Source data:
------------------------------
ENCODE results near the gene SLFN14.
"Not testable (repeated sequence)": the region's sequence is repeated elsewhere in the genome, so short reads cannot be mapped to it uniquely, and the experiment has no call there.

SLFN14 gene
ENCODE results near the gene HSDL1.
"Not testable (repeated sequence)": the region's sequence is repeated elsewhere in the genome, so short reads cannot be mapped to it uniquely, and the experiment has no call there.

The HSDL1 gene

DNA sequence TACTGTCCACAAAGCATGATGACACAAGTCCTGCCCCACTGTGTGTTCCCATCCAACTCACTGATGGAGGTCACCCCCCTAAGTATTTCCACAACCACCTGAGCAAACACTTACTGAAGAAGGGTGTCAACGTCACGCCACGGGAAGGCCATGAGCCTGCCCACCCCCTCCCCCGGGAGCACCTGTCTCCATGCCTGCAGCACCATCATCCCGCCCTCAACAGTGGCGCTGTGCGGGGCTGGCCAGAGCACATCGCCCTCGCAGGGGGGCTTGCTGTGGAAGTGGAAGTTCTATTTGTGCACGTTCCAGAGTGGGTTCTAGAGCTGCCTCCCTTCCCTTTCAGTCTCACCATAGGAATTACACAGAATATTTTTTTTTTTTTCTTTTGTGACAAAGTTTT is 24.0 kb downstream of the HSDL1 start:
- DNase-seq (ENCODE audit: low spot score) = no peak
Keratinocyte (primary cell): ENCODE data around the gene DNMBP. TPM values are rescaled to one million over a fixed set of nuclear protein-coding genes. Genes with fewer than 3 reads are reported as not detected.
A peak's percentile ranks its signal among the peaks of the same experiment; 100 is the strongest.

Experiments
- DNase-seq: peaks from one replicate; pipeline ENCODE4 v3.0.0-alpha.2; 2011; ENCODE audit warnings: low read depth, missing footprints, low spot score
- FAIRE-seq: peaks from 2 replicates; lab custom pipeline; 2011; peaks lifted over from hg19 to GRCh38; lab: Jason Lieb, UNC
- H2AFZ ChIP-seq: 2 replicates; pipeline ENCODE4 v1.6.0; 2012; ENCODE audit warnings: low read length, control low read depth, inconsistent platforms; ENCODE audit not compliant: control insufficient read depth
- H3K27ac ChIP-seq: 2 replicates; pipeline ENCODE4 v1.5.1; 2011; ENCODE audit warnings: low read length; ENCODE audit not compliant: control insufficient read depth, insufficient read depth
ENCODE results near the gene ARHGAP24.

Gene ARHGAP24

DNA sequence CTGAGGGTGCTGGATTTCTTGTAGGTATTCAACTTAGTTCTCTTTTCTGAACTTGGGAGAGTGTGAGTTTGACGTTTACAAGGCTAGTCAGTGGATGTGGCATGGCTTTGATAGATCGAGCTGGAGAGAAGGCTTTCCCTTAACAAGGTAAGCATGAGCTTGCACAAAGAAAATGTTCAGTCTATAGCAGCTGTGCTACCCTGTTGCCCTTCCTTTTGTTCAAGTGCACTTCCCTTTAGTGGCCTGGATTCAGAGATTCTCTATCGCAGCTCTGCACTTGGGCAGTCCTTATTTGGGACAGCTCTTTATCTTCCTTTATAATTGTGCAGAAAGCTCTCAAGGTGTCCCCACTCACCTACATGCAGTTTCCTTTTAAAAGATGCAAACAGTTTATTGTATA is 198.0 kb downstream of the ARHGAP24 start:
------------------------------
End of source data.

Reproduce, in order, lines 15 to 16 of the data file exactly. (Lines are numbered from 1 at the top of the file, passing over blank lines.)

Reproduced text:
- H3K27ac ChIP-seq: 2 replicates; pipeline ENCODE4 v1.5.1; 2011; ENCODE audit warnings: low read length; ENCODE audit not compliant: control insufficient read depth, insufficient read depth
ENCODE results near the gene ARHGAP24.